Gregory G. H. Rihn (milwaukeesfs) wrote,
Gregory G. H. Rihn

Harry Potter and the Deathly Hallows (the Book)

Rowling did not disappoint in the final installment of Harry’s Hogwarts saga. It is good to have a person on the library staff who can put in reserves as soon as legal, since I was able to pick up a copy at the West Allis Public Library about noon on Saturday the 21st. I read it on and off through the afternoon and evening, taking breaks for shopping, dinner, and Festa Italiana fireworks, and then gave up and got out of bed to finish the last hundred pages about 2AM Sunday morning.

I agree with the New York Times reviewer that the book gives good, old fashioned closure and ties up all the major loose ends, answers the significant questions, and gives a lot of new information, chiefly about Dumbledore and Snape and their relationship, much of which is quite daring. (Not THAT way—Rowling is not writing “slash”, here--.)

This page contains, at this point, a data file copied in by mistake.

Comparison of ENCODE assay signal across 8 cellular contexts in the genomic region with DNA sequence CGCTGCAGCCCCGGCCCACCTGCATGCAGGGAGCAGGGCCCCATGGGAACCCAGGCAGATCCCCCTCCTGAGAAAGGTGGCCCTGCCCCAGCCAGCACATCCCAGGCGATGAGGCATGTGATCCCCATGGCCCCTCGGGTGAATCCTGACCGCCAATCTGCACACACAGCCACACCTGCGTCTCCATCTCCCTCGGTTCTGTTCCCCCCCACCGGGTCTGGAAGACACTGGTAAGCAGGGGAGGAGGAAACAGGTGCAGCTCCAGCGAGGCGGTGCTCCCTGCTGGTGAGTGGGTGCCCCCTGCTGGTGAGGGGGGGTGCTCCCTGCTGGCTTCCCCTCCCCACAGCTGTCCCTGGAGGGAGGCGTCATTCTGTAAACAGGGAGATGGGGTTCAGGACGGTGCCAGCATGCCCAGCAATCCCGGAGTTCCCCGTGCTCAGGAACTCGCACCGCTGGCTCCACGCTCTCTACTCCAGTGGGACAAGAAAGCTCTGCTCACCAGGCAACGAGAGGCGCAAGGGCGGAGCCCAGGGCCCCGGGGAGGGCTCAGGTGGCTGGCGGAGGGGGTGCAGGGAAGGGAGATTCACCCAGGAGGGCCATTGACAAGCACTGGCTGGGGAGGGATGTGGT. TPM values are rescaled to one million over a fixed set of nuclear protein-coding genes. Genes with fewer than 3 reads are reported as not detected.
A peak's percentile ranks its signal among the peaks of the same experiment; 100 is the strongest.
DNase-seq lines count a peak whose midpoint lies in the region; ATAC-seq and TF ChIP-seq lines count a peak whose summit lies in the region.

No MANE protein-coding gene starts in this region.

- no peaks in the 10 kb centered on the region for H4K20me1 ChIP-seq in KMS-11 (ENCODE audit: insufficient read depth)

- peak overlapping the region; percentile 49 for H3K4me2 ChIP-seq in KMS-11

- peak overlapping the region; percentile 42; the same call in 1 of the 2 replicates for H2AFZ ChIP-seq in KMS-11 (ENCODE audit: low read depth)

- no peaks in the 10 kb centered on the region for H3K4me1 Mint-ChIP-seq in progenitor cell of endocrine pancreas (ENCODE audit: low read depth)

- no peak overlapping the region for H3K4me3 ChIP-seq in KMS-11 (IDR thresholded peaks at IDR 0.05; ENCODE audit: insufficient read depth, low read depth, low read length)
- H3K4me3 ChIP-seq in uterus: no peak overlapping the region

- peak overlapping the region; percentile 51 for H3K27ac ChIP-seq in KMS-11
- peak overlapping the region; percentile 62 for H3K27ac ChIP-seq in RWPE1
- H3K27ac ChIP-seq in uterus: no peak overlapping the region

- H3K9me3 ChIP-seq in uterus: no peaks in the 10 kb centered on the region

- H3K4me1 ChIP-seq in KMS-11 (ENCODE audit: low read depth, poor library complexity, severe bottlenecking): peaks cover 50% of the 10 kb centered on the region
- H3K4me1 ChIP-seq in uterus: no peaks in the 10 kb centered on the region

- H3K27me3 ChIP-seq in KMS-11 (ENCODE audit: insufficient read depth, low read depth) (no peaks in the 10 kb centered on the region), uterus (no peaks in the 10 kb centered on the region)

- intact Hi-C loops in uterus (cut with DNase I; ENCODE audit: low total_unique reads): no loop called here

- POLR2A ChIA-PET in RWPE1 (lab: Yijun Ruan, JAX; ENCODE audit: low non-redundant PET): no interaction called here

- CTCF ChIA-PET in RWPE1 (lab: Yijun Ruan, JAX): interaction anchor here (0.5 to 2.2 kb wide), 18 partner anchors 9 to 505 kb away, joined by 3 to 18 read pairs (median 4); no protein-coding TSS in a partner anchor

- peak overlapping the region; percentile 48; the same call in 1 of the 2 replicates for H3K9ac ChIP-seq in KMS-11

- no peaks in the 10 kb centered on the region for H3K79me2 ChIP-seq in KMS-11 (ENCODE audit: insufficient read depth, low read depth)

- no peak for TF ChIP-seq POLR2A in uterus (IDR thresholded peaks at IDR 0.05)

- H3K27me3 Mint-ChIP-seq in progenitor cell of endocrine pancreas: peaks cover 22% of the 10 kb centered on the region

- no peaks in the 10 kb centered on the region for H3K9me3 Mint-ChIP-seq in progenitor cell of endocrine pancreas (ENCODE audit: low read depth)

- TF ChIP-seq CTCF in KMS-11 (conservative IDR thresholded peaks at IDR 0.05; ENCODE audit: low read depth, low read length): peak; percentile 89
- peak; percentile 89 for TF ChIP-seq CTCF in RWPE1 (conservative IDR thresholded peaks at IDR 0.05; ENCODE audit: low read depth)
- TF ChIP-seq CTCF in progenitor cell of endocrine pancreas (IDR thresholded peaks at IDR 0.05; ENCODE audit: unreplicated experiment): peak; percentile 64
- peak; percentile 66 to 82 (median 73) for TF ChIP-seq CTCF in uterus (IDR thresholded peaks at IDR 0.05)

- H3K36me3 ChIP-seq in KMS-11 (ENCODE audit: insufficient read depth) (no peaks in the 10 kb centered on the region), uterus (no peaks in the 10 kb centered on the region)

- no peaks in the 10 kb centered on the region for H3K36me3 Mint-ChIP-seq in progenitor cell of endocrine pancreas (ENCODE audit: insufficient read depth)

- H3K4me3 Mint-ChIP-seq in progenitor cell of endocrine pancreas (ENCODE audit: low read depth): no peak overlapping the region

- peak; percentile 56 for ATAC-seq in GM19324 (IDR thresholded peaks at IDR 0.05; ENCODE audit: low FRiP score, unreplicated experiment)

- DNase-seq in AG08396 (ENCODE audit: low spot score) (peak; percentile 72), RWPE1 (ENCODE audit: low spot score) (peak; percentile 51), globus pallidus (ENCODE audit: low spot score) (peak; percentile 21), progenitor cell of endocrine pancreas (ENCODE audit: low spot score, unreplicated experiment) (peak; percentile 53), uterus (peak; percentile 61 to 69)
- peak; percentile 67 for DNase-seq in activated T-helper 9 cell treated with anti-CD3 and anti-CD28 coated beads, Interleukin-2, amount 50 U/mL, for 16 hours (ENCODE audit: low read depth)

As a plotter, I was NOT on the same wavelength as Rowling on significant points. Not that I don’t think MY version would have been literarily valid, but hers works with a few flaws. My most radical prophecies did not come to pass—perhaps a good thing, but Rowling has an addiction to “contrived” plot devices, which mean that at some points the heroes’ progress only continues by virtue of sheer luck. Chapter Fifteen, “The Goblin’s Revenge,” is the most glaring example, though not the only one. Pacing is uneven: there are some long stretches where not much happens, and then a LOT happens. That being said, it’s still a thumping good read.

(Yes, several significant characters are killed—it is war, of a sort, but I really didn’t keep track. I was more interested in the problem posed by the Horcruxes and how that would be solved. In that regard, I was pleased I had divined the hiding place of the last one correctly. )
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